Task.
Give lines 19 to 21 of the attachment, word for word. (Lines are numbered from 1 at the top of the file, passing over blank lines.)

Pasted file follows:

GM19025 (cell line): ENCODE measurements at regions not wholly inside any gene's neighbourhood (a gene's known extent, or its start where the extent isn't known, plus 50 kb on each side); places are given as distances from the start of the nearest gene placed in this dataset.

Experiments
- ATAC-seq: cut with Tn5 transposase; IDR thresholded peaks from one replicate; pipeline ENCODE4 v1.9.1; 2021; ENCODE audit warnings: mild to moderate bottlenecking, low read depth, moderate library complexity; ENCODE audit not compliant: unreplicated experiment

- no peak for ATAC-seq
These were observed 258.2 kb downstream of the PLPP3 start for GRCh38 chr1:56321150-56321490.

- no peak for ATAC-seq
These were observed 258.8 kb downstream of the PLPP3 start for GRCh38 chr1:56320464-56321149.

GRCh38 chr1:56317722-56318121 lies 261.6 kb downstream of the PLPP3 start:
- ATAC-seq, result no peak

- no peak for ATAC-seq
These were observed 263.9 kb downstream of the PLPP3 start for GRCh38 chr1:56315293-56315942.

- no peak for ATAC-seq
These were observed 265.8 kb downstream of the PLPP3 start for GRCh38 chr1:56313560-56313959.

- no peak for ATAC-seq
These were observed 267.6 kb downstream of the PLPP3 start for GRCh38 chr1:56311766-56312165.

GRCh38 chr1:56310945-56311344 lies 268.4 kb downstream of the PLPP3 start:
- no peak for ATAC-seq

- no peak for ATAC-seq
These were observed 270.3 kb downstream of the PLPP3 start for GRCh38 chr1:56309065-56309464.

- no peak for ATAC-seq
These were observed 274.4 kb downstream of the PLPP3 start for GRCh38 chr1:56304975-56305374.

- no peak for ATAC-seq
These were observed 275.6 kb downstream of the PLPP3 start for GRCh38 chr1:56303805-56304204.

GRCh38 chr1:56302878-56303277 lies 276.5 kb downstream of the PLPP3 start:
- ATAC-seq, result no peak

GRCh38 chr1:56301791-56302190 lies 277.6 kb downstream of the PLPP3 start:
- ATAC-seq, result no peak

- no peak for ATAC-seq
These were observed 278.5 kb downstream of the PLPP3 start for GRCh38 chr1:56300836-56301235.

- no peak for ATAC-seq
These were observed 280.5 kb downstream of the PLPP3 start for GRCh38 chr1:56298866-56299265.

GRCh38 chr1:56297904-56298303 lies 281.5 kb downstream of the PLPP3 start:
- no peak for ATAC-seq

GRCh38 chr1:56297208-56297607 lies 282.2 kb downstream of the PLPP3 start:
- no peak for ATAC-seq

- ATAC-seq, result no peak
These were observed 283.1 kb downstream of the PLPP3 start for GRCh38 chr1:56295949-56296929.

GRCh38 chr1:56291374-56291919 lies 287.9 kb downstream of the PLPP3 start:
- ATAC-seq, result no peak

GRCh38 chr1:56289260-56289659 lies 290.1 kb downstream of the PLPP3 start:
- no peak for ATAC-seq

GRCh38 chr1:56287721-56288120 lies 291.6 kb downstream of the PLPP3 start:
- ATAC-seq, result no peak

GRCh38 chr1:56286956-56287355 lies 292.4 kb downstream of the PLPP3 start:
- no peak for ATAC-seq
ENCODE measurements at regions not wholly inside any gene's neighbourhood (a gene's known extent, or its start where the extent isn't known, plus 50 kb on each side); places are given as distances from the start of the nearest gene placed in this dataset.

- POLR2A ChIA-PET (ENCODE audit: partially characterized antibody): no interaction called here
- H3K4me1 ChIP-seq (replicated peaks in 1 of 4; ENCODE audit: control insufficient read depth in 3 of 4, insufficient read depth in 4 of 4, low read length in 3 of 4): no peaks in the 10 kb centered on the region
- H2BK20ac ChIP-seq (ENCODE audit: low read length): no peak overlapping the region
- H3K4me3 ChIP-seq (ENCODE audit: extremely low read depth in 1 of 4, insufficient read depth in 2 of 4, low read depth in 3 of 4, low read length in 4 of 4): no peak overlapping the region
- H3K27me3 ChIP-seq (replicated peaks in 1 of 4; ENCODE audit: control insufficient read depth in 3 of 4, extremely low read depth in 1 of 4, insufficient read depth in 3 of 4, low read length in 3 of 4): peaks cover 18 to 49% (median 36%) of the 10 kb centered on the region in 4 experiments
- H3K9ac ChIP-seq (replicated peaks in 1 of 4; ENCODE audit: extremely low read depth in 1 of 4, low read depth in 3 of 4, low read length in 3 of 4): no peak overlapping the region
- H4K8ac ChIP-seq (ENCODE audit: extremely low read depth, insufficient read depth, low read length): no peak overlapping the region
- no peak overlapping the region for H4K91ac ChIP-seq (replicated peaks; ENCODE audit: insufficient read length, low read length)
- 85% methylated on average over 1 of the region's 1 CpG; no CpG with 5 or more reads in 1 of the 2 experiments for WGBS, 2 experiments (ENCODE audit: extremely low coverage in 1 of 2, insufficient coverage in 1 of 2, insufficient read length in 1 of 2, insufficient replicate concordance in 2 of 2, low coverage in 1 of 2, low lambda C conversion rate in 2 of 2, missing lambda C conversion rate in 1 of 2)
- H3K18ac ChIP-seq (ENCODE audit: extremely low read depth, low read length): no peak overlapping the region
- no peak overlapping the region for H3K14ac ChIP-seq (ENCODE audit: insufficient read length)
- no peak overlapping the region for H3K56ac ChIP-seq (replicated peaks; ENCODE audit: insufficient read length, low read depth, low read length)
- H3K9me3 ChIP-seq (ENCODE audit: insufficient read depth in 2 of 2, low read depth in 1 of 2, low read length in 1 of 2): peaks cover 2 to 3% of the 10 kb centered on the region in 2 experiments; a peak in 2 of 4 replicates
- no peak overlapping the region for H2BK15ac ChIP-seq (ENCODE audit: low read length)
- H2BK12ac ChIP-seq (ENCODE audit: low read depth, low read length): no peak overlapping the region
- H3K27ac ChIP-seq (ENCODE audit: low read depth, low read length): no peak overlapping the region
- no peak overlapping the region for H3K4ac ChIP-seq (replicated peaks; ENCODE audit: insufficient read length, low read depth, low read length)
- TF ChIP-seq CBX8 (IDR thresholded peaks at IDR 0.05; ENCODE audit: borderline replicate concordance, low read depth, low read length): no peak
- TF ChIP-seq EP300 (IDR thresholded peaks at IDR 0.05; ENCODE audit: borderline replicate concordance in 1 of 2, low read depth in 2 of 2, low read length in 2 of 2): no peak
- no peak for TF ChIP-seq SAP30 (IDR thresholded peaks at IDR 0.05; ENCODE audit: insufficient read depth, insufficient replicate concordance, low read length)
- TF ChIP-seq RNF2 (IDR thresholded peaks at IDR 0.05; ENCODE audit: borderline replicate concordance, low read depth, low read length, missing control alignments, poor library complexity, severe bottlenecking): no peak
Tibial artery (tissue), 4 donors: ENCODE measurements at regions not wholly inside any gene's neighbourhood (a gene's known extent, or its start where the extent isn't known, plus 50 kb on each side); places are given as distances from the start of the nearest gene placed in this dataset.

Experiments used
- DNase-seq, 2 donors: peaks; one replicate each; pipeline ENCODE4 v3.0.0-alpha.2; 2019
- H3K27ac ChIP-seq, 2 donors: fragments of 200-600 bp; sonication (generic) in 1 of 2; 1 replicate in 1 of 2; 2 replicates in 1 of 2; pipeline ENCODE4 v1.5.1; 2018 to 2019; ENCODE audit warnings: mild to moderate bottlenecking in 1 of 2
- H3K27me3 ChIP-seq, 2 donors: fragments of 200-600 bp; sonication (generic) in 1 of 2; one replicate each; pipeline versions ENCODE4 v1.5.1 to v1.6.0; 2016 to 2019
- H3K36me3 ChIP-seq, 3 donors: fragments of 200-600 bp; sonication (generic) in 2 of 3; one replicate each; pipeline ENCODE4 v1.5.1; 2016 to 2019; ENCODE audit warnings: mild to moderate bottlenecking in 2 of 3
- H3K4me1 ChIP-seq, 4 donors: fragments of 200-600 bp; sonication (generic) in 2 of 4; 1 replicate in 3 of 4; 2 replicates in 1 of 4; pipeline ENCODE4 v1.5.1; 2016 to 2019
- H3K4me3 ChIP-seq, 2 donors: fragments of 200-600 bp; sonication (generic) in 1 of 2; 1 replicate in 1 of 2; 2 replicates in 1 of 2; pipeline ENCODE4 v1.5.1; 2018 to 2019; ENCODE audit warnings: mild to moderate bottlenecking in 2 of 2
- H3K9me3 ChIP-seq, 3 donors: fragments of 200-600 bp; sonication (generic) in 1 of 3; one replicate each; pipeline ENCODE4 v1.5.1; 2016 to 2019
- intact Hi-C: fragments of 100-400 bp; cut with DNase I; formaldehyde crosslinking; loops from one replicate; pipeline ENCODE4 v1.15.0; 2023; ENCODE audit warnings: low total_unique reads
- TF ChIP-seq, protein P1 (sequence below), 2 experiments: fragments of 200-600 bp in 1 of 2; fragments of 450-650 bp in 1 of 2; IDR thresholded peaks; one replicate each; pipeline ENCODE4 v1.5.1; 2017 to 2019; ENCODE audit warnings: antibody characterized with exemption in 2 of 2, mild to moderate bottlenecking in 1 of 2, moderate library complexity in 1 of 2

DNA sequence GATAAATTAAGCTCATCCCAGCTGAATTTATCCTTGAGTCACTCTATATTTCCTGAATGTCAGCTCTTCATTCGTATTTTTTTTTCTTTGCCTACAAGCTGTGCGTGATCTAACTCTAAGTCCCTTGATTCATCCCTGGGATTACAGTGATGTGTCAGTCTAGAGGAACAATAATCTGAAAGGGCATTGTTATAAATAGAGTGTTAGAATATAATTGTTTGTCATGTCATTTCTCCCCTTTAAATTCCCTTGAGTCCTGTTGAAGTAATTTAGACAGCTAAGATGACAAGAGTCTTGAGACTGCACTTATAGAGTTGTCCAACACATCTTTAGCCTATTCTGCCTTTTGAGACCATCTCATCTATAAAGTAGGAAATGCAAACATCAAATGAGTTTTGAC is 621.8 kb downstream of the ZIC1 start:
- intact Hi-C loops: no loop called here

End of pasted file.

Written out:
These were observed 270.3 kb downstream of the PLPP3 start for GRCh38 chr1:56309065-56309464.

- no peak for ATAC-seq
These were observed 274.4 kb downstream of the PLPP3 start for GRCh38 chr1:56304975-56305374.